I’ll admit, gardening is not on my list of favourite activities, since yard work seems to be a never-ending task that’s right up (or rather, down) there with trying to keep a tidy house while living with small kids. But judging by what I found out when researching a story on the benefits of coaxing seeds to grow, and digging in the dirt, I probably should reconsider my position.
From providing stress relief and offering a sense of purpose and accomplishment when those things feel lacking in other parts of your life, to fostering creativity, and promoting mental health, gardening has a great deal to offer. And in fact, some specially trained counsellors and therapists incorporate caring for, or even just spending time amid plants into their practice — a discipline that’s known as Horticultural Therapy.
One thing to note before you start reading the story. I made a typo in a statistic that’s quoted in the piece. In the study that inspired the name of Cheney Cramer’s horticultural therapy practice — One Green Square — people in the office featuring a plant experienced a 20 per cent increase in creativity, not 70 per cent as stated in the story. My apologies for the error.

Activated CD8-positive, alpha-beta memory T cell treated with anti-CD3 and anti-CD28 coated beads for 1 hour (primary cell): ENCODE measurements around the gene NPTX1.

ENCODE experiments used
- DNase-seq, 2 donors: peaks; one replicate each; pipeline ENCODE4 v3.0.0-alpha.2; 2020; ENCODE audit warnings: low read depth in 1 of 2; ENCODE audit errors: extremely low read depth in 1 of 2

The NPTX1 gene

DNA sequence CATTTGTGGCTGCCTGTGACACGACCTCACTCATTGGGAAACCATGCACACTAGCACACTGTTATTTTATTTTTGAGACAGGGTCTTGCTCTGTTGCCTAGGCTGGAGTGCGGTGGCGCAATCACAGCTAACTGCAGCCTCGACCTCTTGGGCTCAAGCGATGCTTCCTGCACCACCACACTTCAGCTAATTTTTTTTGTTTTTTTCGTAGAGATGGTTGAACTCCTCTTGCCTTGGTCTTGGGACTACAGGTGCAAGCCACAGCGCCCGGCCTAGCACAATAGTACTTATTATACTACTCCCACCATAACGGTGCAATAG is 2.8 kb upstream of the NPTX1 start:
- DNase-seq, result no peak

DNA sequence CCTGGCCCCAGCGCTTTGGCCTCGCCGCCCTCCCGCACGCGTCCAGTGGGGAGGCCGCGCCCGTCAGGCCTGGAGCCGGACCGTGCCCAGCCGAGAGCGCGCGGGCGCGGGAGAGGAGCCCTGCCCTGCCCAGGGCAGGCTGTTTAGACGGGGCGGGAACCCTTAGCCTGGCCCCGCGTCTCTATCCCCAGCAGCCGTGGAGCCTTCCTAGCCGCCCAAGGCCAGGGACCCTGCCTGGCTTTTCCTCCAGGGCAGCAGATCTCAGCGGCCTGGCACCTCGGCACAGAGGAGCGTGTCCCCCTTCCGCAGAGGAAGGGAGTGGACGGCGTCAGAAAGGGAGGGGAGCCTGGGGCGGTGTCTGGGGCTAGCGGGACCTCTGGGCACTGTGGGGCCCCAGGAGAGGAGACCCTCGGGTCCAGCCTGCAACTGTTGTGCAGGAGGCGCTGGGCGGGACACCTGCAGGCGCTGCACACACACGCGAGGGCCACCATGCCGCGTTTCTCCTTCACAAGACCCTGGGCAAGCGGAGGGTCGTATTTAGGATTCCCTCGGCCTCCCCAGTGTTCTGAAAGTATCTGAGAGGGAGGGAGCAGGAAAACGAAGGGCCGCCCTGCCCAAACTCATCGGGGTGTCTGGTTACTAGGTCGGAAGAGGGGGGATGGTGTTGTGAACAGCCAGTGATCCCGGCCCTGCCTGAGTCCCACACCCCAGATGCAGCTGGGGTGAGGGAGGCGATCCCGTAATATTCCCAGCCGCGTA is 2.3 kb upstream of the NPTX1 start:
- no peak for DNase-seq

My thanks go out to all of the interviewees:
- Cheney Creamer, a horticultural therapist and chair of the Canadian Horticultural Therapy Association.
- Leo Gosselin, vocational rehabilitation coordinator of the Adult Tertiary Mental Health and Substance Use program at Vancouver Coastal Health.
- Gosselin’s colleague, Moira Solange, a horticultural therapist at Willow Pavilion (part of VCH’s Adult Tertiary Mental Health Substance Use program).
- Dr. Scott Grandy, associate professor with the School of Health and Human Performance at Dalhousie University in Halifax, and an affiliate scientist with the Nova Scotia Health Authority’s Division of Cardiology.
- Self-proclaimed ‘Posy Pusher’ and passionate gardener Diana Maretta of Amherstburg, Ont.